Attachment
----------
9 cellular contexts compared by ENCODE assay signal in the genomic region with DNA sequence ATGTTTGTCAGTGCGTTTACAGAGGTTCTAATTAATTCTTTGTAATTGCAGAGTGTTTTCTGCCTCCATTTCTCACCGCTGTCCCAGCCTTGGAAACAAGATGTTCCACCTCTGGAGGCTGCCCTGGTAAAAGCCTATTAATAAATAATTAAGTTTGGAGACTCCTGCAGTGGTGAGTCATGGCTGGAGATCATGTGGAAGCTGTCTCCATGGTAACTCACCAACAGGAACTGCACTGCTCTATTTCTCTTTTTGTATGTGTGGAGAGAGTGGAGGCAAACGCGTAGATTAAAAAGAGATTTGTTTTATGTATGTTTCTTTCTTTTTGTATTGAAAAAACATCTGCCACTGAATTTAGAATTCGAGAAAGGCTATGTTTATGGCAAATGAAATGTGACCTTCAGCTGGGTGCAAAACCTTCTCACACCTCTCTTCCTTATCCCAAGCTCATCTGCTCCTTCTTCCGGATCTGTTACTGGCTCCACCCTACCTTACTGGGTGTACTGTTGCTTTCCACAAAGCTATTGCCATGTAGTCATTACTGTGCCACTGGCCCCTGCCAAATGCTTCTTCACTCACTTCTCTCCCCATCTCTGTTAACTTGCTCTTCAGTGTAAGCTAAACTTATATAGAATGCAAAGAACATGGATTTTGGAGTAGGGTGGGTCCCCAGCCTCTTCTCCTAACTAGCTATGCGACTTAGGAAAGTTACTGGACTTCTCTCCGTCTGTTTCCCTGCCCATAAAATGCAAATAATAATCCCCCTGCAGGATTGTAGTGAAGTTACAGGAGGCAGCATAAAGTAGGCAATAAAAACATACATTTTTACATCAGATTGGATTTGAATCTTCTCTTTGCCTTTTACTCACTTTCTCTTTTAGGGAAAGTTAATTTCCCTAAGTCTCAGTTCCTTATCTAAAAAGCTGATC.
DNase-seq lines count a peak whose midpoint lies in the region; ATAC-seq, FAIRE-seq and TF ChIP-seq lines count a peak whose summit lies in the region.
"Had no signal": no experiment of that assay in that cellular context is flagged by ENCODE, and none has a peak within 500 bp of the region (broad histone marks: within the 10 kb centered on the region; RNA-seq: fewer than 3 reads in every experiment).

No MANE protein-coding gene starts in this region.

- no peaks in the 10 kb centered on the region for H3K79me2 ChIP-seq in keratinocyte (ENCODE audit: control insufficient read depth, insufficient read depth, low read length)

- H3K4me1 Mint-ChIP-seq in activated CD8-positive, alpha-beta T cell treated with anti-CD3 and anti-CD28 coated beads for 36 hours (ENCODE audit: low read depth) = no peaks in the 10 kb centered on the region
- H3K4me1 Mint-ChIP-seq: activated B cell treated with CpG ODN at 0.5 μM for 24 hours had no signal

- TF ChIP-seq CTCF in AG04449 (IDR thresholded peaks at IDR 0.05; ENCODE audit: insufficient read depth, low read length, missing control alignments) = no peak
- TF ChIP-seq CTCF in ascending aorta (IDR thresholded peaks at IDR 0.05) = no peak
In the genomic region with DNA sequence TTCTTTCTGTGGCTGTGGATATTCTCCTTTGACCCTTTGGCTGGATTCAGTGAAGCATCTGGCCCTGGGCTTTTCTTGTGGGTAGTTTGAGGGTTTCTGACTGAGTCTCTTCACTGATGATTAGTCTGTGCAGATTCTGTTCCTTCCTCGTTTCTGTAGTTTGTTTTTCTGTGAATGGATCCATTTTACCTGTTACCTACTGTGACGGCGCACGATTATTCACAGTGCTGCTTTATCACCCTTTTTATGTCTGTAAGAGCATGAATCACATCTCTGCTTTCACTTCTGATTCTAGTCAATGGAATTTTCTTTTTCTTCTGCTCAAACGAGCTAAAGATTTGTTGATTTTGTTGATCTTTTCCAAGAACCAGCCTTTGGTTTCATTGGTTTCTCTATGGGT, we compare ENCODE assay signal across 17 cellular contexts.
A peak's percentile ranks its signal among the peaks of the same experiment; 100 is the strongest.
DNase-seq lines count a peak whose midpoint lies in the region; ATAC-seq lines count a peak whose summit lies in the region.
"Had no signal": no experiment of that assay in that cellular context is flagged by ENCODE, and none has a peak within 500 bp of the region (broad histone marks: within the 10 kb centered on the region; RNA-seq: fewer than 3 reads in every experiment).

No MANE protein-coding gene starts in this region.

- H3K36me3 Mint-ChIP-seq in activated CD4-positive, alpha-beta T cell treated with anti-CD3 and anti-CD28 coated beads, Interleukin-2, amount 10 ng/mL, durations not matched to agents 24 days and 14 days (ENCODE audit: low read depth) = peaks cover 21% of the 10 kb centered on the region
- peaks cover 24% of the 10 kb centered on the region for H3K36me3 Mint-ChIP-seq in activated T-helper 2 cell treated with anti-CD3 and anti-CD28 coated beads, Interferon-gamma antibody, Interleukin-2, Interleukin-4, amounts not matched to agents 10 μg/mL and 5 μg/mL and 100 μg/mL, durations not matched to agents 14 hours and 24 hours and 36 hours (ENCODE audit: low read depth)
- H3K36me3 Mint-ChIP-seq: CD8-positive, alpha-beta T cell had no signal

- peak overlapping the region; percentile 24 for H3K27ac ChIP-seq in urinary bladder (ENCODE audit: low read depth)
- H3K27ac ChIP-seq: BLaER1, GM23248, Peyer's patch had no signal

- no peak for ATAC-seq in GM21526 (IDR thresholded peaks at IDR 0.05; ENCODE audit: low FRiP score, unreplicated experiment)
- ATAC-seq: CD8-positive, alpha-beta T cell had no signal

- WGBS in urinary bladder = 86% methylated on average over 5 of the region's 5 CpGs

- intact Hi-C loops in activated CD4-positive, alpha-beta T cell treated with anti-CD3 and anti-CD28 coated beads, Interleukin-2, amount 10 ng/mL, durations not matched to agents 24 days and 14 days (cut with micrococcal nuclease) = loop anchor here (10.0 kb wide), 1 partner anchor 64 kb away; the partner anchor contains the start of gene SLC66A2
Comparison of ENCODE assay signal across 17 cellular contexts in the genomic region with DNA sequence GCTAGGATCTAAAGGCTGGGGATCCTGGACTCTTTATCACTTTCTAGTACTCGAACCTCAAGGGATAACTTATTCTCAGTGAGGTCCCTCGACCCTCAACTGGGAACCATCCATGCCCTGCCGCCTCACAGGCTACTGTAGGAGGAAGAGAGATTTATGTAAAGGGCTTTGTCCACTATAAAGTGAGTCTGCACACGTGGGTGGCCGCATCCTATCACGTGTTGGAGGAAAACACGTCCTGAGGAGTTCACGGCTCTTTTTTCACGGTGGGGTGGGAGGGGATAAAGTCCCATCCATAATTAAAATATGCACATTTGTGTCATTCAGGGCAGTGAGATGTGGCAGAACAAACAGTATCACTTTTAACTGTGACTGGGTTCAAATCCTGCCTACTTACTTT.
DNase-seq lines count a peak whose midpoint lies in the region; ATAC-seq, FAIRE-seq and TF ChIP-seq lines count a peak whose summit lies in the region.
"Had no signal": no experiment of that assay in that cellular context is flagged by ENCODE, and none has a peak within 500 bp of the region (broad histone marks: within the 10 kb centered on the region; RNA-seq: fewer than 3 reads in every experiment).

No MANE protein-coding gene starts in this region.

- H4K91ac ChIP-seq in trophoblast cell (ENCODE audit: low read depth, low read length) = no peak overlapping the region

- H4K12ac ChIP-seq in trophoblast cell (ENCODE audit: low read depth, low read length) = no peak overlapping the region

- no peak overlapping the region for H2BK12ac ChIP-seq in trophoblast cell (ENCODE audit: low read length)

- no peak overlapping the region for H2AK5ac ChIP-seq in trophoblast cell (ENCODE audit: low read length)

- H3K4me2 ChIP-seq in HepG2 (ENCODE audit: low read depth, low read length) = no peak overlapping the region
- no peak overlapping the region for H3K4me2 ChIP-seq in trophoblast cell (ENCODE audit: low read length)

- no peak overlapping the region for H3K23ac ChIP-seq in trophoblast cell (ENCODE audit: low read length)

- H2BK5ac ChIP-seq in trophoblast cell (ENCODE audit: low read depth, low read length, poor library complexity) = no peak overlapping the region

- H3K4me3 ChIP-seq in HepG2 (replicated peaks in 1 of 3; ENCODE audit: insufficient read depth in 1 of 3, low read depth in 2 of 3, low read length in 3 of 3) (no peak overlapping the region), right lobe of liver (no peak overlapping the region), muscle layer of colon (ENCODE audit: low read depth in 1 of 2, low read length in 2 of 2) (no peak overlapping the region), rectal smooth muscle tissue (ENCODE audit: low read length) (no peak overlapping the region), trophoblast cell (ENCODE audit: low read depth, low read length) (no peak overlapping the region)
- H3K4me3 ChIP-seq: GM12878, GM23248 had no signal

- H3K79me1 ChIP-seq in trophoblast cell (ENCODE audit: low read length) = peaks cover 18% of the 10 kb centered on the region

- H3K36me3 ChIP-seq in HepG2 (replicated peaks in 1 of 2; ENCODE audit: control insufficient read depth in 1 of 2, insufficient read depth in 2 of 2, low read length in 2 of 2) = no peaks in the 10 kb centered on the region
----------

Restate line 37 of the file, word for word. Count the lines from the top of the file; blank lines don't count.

- H3K4me3 ChIP-seq: GM12878, GM23248 had no signal